Subsequent volumes have dealt with saints obsesses with other images like Siva, Sakti, Subramania etc.
In this volume I am presenting the songs of the mystics on Ganesa, the Darling Deity.
They hymns included date back to the Vedic period (2500 B.C.) and subsequent periods extending upto the modern age, viz. the twentieth century.
At this stage, I have to make certain clarifications about image worship in general and the image of Ganesa in particular.
As Houston Smith observes in his book, World's Religions, "It is obtuse to confuse Hinduism's images with idolatry, and their multiplicity with polytheism. They are runways from which the sense-encumbered human spirit can rise for its "flight of the alone to the alone".
"A symbol such as a multi-armed image can represent God's power; myths can plumb depths that are closed to the intellect; parables and legends present ideals in ways that make hearers long to embody them.
"The value of these things lies in their power to recall our minds from the world's distractions to the thought of God and God's love".
The six (interchangeable and interconnected) images of God mentioned earlier have inspired hundreds of poet sages to pour out their love and devotion in ecstatic poetry.
They have also enabled many to realise God.
The image of Ganesa, the elephant-faced infant has had a universal appeal and God is worshipped in this form by all, before commencing any important work or conducting any important function like wedding or other rituals.
God, in this form, is supposed to destroy all obstacles which stand in the way of successful achievement of tasks.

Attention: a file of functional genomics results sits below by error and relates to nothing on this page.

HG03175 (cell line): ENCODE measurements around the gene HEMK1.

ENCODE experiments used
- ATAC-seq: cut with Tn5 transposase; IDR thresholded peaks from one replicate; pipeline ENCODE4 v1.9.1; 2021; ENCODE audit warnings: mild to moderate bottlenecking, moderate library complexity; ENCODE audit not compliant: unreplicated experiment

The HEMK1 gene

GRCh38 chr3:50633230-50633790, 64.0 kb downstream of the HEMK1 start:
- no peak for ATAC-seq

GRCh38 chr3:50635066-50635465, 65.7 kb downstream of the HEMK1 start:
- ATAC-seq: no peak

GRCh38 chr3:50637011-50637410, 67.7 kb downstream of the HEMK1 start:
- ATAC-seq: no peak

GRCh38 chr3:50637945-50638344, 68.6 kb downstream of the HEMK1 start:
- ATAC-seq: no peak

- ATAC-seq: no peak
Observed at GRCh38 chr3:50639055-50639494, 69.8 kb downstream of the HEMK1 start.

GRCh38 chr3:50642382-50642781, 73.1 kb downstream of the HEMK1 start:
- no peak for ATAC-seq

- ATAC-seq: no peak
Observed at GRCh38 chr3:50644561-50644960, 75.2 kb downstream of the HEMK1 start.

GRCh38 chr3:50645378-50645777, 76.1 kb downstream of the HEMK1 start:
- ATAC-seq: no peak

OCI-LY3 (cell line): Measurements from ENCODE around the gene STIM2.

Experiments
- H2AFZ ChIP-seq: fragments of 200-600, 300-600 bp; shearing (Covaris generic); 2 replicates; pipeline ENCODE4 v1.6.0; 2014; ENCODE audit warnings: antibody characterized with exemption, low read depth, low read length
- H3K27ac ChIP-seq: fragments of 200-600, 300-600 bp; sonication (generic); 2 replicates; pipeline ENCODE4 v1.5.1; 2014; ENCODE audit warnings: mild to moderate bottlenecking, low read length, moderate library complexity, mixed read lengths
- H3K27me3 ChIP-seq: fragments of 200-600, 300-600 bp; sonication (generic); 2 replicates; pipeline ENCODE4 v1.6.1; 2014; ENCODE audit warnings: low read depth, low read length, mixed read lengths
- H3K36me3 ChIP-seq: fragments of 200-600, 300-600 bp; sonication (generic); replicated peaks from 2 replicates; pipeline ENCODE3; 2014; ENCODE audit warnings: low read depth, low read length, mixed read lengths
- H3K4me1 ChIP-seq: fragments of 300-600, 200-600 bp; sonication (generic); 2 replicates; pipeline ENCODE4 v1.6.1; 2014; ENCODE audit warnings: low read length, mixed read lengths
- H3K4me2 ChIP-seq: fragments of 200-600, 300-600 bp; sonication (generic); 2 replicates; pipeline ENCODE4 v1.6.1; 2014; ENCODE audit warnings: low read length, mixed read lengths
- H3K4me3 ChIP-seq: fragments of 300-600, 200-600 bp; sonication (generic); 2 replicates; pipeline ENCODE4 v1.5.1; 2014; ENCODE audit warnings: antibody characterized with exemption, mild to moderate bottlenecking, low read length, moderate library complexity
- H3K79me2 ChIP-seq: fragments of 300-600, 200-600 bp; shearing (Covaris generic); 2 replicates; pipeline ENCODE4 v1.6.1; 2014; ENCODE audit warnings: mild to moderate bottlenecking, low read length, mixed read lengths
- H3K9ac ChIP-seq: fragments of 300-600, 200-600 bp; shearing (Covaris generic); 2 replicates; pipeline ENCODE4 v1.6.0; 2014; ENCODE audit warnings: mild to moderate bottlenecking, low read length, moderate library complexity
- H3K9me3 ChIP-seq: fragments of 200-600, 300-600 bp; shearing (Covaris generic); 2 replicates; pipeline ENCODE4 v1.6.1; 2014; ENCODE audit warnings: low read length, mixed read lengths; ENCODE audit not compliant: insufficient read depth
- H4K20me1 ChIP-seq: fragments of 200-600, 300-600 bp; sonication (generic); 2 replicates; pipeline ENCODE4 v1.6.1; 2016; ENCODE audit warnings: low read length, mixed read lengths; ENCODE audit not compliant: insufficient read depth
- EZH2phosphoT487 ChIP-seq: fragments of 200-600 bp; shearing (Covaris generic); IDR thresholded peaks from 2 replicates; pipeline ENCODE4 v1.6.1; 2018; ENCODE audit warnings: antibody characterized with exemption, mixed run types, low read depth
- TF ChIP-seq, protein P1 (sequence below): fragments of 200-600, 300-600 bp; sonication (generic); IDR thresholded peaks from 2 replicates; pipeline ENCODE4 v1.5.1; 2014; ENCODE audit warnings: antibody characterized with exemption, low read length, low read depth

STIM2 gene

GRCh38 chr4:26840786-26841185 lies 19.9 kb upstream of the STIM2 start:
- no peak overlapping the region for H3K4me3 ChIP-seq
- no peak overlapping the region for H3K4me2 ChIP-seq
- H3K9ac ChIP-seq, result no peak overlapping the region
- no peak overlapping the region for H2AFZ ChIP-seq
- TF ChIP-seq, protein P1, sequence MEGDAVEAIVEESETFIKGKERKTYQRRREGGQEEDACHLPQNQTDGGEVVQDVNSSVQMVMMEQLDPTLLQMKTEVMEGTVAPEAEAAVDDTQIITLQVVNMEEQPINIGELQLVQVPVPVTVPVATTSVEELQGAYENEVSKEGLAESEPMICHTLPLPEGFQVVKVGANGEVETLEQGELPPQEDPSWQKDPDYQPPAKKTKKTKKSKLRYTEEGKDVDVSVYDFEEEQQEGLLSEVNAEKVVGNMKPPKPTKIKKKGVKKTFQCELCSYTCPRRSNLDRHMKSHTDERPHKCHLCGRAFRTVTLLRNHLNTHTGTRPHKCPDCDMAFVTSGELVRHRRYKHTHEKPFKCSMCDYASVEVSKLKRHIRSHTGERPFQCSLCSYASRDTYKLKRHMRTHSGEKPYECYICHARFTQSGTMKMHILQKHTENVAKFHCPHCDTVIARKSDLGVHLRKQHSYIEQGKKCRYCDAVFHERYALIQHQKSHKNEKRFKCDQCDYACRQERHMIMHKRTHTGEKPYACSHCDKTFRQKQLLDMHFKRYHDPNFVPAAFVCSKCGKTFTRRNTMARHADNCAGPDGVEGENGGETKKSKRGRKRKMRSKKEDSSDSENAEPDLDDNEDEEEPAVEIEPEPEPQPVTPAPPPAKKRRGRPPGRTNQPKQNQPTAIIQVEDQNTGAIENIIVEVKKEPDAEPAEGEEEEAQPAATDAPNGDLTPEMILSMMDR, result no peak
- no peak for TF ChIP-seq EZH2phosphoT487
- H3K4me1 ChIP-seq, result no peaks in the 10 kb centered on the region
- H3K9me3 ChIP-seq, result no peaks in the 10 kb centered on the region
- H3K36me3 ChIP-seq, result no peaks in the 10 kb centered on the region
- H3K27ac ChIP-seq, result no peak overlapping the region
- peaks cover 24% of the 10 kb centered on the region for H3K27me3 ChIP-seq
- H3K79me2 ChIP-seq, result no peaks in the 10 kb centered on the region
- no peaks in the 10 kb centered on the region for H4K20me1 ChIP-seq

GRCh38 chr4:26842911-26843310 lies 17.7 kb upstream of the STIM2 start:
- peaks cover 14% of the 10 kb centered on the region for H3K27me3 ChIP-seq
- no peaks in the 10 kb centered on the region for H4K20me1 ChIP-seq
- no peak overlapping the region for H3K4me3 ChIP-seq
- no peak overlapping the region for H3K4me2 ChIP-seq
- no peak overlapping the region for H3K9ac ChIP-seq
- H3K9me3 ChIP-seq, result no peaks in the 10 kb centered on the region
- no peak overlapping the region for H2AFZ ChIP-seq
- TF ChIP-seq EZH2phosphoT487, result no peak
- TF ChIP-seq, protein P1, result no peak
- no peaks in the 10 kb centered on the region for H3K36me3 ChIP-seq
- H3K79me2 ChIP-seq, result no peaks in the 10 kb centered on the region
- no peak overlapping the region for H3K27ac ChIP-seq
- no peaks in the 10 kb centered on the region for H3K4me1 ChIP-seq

The hymns to Ganesa included in this volume span over twenty centuries.
They have been selected from the Vedas, the Upanishads, the Puranas and from the works of sages and mystic saints from all regions of India.
Thus the hymns are in many languages:
Sanskrit, Hindi, Kannada, Marathi, Tamil, Telugu and Malayalam.
These hymns are an expression of spiritual experience, an outpouring of pure love and devotion to God, inspired by the patently grotesque and paradoxical image of the Elephant-faced Darling Deity, which represented, in the mystic vision of the sages, the Pranava sound, AUM, the symbol of creation, protection and destruction and whose childlike-giving goodness endeared their hearts.
Loving God intensely is the spiritual path of devotees who seek to realise God through Bhakti (devotion).
Different facets of this love are adopted by mystics.
1. Bridal mysticism of treating God as the lover or beloved
The image of God as Krishna, the eternal lover caters to this attitude of the devotee, as also the image of Kumara or Subramania, the embodiment of youth, beauty and valour.
2. Treating God as a parent
The images of God as Siva or Sakti, the Divine Mother fulfil this craving.
3. Treating God as a child and expressing parental love
The image of the infant deity, Ganesa answers to this need as also the image of child Krishna.
4. Treating God as a friend in need
5. Treating God as a Master
The last two attitudes are possible with all images of God, one remembers that elephant is an object of perennial charm, which we, especially children, never tire of looking at. (The other two similar objects are the moon and the ocean!*)
Ganesa evokes the child in the devotee, while He himself is in child form.
He is the symbol of AUM, the source of all creation. Yet he is not only the root of creation but of creativity as well.
The Vedic chant extols Him as the Poet of poets.
Ganesa represents unalloyed bliss, goodness and knowledge.
Let us dip into the ocean of devotion, bequeathed to us by the sages, centred on this beloved image of God, and savour the resultant satisfaction.
V. K. Subramanian